Mr. Babnick is also a licensed Private Investigator and conducts investigations for attorneys, businesses, and individuals throughout the State of Oregon.

To learn more about security consultation and investigative services offered, please visit http://babnickandassociates.com

Disclaimer: Nothing in any article on this blog should be construed as legal advice. Persons seeking legal advice should seek the counsel of an attorney licensed in their state.
  • Andrew Patterson

    Martial Arts Training can lead to a false sense of security, just like carrying a side arm can. Proper training and application of either is just an added layer of security, and should not be viewed/used as an end-all-be-all to your safety and security. As a Martial Arts Instructor, I always tell my Students that it does not matter how many Black Belts you hold, or how much training you have in hand to hand combat, something can always go wrong for you and you can lose the fight. That being said, Martial Arts is great for an added level of training to benefit your own personal security. Martial Arts promotes healthy living, positive attitude, alertness, situational awareness, etc. The benefit of taking Martial Arts should not be weighed against whether or not it will stop 100% of whatever personal, physical attack that is directed at you, as then NOTHING would meet that standard, but rather, the decision to undertake Martial Arts training should be weighed in the positive benefit and added self protection that it will bring to your life.

    • Very well said. Thanks for reading the blog and taking the time to post a comment. Be safe.

  • Alice

    Hey George,

    This is so true!

    I know some skilled “fighters” in various martial arts… but whether they would actually be able to apply those skills in a street fight or other “outside the dojo” situation, that all comes down to mental preparedness.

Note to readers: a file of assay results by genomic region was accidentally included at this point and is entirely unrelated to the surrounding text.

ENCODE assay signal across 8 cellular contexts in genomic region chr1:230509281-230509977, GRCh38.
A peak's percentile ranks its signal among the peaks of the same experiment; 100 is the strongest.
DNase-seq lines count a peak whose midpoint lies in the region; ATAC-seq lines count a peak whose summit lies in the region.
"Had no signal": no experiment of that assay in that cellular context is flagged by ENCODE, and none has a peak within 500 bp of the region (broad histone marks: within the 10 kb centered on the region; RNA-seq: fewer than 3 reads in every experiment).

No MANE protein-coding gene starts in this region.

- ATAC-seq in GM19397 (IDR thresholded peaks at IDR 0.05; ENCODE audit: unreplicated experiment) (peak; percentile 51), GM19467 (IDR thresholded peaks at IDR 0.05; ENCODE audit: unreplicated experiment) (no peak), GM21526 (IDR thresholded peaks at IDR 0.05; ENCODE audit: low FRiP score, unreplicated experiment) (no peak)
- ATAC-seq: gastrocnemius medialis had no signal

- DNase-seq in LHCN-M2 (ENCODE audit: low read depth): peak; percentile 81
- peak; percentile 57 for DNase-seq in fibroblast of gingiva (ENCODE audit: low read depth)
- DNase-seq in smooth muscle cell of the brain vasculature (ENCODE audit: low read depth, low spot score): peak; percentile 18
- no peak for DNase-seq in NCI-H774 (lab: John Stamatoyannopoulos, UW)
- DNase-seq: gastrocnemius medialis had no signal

It’s important to train your mind for situations – think through how you’d handle them in a quiet, non-stressful moment and prepare yourself for the possibility of needing to use your training in an unexpected moment.

  • Your point about effective self-defense starting with a ‘Mind-Set’ is spot on and the key point with this topic. Most people studying martial arts tend to study a ‘system’ of sorts, these systems tend to be rigid in their application and use and anyone who has had to deal with real life incidents in the street will know that those situations are unpredictable, chaotic and anything BUT rigid. If your mind-set is not one of situational awareness and you do not have the mental discipline to deal with a fluid and potentially dangerous situation (either way my belief is that fighting is the absolute last resort, diffusion of the situation being the most wanted outcome) then you will not be prepared, regardless of how much martial arts training you may have done in the relatively organized ranks of your schooling.

  • Brenda McCartney

    Interesting piece! Yeah mental preparedness is key but as you concluded, “it’s also important to be able to discern when you have to fight and when you just have to give.” Not all situations are cut out in black and white.

  • Antonio Sandra

    Martial art learning is only for self defence. Though to me, its false sense of security despite the fact that its also useful in many ways. Students now learn martial art for different purposes e.g for revenge, that shouldn’t be the case. lets use it to promote arts as a whole and use it when needed. My thoughts!